(Special.)—This is booster day for
Kalamazoo unions. An effort is be
ing made to complete a fund for the j
erection of a labor temple in this 1
city. A portion of the money having i
already been subscribed.
Fr. Joo»‘ Estate $7,315.
MONROE, Mich, Aug. l. —(Speciali
—Rev. Fr. Joseph Joos, late pastor
ot St. Marys Gatholic church here,
who died in Belgium and was burled ■
here, left an estate of $7,315.
THE DETROIT TIMES SATURDAY. AUC.UST 2. 1918
CLEAR WAY FOR
CURRENCY BILL
With End of Discussion Leaders
Fan Excusion of Interlocking
Directorates
W ASHINGTON. Aug l.—Democrat*
of the house banking committee today
proposed to complete the admlnlstr*
I tton currency reform bill. Ibe *-n
Os six weeks of discussion was iu
sight.
Today’s deliberation* hinged about
various amendments to prevent inter
locking directorates of bauk “’
man Glass and Reprekcntatl'*
of Arkansas, had J
prohu.it a bank director
a similar job in o*h* rmi wnul u n •
Glass stated toda> that the am nd
metit providing an ,ld ' of ’Vhe re
-1“ bankers -one from eat*
glonal reserve association*
stand. This bankers board * l l
with the federal reserve board,
will be without active authority.
The Democrats hope to « lean P
all pending amendments tuda> M
call in the Republicans for a nuuting
of the full committee next week
•A re-print of the amended bill w
be* ordered to submit to the Demo
cratic caucus Aug I. tke maj
tty, minority anti r* i' or
CHINK REBELLION
ON LAST LEGS
Fall of Rebel Forts Is Forerun
ner of Disastrous
End
PEKING, Aug. I— The complete col
lapse of the rebellion is confidently
expected, according to semi-official
statements here, today. The fall of
the rebel forts on the Yang Ise rt\er
is imminent, and this, it is hoped, will
end the outbreak, except for outlawry,
which will not be hard to put down
The adherents of President V l *an
Shi Kai are expressing the hope that
he will found a dynasty, but this l*
believed hardly to be a possibility.
Advices from Shanghai say that the
rebels are rapidly withdrawing from
that vicinity. Dr. Sun Yat Sen is still
there, but the other revolutionary
heads have tied.
CINCINNATI DOCTOR MAY
HEAD HARDER HOSPITAL
In connection with the proposed re
organization of Harper hospital,
which has been nrooh talked of re
cently. It has been suggested that Dr.
H. T. Summersgill. who until Thurs
day, was superintendent of the city
hospital of Cincinnati, be selected to
act in similar capacity for the Detroit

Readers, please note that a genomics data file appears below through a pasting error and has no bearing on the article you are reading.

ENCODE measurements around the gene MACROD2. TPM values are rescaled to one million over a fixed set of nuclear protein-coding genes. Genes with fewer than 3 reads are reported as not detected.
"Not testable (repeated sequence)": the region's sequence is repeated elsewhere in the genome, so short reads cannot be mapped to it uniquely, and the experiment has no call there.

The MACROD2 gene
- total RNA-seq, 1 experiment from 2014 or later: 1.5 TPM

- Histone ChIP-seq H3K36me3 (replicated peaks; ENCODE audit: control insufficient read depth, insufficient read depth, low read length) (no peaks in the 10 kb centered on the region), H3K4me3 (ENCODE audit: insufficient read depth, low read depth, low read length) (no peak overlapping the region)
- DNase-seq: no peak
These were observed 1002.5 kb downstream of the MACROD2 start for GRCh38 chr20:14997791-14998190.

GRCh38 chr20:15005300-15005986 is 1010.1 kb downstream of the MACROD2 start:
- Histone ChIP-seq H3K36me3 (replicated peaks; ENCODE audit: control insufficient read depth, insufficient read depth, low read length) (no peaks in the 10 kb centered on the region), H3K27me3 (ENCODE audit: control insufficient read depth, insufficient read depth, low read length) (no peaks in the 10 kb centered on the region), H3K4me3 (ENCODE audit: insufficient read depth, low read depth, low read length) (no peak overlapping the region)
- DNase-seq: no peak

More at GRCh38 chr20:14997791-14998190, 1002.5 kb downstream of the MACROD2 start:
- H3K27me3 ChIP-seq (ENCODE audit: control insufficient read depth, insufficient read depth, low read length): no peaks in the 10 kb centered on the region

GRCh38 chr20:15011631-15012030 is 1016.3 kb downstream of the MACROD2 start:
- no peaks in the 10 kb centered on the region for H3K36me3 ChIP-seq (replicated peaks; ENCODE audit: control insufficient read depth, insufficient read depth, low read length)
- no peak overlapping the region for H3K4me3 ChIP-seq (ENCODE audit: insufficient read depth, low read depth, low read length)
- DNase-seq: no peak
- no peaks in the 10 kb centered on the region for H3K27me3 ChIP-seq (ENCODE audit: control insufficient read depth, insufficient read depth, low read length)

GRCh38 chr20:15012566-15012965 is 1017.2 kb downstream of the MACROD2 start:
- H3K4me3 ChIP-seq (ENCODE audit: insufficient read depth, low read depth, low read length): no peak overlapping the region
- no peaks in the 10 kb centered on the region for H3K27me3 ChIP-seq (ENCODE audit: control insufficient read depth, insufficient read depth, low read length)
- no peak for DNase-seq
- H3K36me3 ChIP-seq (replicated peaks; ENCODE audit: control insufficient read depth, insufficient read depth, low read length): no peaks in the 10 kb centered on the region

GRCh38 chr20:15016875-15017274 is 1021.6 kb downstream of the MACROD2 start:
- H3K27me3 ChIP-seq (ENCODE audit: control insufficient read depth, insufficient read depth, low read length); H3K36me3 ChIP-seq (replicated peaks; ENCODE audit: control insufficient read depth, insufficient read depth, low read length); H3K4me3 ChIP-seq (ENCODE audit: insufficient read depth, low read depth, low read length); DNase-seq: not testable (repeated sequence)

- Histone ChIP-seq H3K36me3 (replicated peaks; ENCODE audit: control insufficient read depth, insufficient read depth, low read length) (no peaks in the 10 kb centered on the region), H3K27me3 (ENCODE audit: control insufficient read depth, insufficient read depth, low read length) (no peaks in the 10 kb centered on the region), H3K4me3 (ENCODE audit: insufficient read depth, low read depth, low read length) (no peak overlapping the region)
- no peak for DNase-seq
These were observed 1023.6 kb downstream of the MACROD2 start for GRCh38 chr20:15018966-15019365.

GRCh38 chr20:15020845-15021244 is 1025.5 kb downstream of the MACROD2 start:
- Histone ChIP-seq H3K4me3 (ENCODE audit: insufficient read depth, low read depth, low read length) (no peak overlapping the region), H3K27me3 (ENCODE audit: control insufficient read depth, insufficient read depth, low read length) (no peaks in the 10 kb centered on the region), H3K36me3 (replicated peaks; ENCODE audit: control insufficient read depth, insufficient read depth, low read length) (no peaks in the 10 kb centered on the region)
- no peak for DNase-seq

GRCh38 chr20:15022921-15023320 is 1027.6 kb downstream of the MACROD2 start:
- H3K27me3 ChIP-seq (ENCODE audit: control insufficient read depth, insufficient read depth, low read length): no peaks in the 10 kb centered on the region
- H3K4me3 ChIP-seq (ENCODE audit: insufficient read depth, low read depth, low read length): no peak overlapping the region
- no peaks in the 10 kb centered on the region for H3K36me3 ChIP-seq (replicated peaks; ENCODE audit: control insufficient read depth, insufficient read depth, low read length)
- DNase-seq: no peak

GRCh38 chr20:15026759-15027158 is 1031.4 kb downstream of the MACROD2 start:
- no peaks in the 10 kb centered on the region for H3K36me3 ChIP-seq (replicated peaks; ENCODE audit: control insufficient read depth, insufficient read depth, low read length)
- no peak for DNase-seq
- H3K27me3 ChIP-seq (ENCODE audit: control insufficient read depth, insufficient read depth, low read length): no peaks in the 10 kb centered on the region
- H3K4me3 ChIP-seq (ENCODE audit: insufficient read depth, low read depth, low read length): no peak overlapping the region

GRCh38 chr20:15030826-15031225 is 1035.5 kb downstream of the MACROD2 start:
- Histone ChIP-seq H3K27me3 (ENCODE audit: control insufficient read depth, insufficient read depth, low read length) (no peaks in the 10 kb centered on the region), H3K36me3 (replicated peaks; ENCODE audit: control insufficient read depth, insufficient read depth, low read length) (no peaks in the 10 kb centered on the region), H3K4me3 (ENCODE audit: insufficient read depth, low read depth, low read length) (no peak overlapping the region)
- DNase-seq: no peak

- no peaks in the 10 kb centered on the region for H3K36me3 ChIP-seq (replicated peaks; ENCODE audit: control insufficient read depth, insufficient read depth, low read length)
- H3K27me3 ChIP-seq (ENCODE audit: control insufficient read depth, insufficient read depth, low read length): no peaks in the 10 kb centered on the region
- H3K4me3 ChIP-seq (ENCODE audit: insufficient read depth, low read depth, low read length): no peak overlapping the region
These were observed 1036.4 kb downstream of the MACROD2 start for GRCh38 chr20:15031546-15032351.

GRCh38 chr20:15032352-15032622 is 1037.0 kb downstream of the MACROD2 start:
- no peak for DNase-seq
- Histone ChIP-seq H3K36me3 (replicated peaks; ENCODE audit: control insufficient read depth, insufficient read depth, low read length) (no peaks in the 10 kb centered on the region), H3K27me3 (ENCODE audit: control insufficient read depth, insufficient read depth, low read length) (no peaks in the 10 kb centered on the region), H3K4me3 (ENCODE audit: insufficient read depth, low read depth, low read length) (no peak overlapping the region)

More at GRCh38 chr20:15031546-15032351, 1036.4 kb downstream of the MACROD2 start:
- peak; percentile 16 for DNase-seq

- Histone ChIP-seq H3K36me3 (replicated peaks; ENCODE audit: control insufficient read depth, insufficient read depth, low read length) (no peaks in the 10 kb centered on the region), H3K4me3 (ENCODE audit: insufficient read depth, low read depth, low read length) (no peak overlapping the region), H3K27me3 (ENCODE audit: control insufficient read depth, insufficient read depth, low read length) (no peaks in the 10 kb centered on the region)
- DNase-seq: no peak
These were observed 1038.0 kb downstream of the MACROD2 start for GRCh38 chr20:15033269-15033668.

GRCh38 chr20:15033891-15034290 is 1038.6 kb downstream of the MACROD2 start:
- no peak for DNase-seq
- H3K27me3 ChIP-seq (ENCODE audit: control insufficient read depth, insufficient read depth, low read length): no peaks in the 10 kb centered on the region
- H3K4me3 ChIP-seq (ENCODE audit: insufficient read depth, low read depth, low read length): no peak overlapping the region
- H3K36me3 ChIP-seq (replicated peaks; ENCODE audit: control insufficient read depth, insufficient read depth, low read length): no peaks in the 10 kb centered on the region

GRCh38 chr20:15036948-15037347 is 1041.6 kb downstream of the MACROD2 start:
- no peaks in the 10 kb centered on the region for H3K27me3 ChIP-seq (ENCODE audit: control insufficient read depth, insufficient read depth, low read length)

Institution.
At present the control of the hos
pital is divided among several com
mittees, and it is rumored that Dr.
I Summersgill will be asked to takp
lover their duties and act as u general
: administrative head.
President Milton A. Mcßae, of the
board of trustees, is out of the city,
and other members refuse to discuss
the question.
The reason given for the resigna
tion of Dr 3uinmersgill in Cincinnati,
was the insufficiency of the appro
priation tor the hospital for the en
suing year.
Cotton Condition Lower.
WASHINGTON, Aug I—An agri
cultural department crop report, to
day, estimated the condition of the
cotton crop on July 25 as 79.6 per
cent of a normal, as compared with
81.8 on June 2.", 7*l 5 per cent on July
25 last year, and SO. the 10-year aver
age.
BARBERS CAN’T
GOUGE IGNORANT,
JEFFRIES RULES
Talks Turkey to Man \\ ho Ran
l’p Bill on Russian Immi
grant
PAY BACK $2.25 OR BE
ARRESTED, HE ORDERS
Knight of Shears Defiant. At
First, But Finally Wilts and
Settles
Police Justice Jeffries lias ♦•stubllsh
*ni u flat rate for the barbering oi im
migrants in transit through our fair
city, aud the knight of the shears who
next tries to hand a nuulettered Rus
sian a check tor $J>, as ne arises from
the hydraulic chair, will have to lace
a criminal warrant.
Justice Jeffries has not decided
whether he will make the warrant
charge larceny from the person, rob
ber}. being armed, breaking aud en
tering in the day time, or assault with
latent to do great bodily harm, but
it will be some sort of a warrant.
Herman Gruberstein. 18-year-old im
migrant en route from Russia to Chi
cago, stopped in the Uulou depot bar
ber shop. Friday morning He wa»
unkempt and travel-stained. His com
mand of the English language was a
little limited, and ‘‘Yes’’ was the
easiest thing he could say when the
kind and helpful barber suggested
things to be done to make a regular
American citizen out of Herman.
But when Herman arose from tne
chair and received a check for $3, he
almost collapsed. He couldn't buy
anything to eat. and all he had lett
was his railroad ticket. He told his
troubles to a sympathetic stranger out
side, and the stranger took him to Jus
tice Jeffries, who sent for the barber.
The barber brought Attorney Sellers
with him. and was quite stubborn
about Herman’s $.! check. He saffl he and
be dog goned and jig-swizzled if ne
hadn't earned the $3, because Herman
was pretty dirty, and it was a $3 job
to make him look like a citizen.
Here’s Justice Jeffries' barber
schedule for immigrants, propounded
to the depot shaver:
“One hair cut. 25 cente*; one shave,
15 cents; one shampoo, 25 cents. Tip
to barber. 10 cents.”
“I’ll allow you the tip," said Justice
Jeffries. "That gives you a total of
73 cents, and you’ll giw this poor fel
low back his $2.25 balance, or I'll is
sue a warrant for you."
The barber told him to go ahead
with the warrant, as he would not give
bark any $2.25.
Justice Jeffries "took bis pen in
hand,” and poised it over a warrant
order.
“I'll settle.” said the barber, and he
handed Herman his $2.25.
RUSSIA LATEST TO
WITHDRAW EXHIBIT
Germany and Austria-Hungary
Undecided Regarding Fanama-
Pacific Exposition
ST. PETERSBURG, Aug 1— It was
announced here today that the Rus
sian government has decided not to
take par* in the Panama-Pacific ex
position at San Francisco in 1915.
No official explanation of the refusal
has neeii given.
BERLIN’, Au*. i.—Germany has
not finally decided not to participate
in the San Francisco exposition, it
was officially announced at the office
of the minister of the interior today.
It waH said that decision on the mut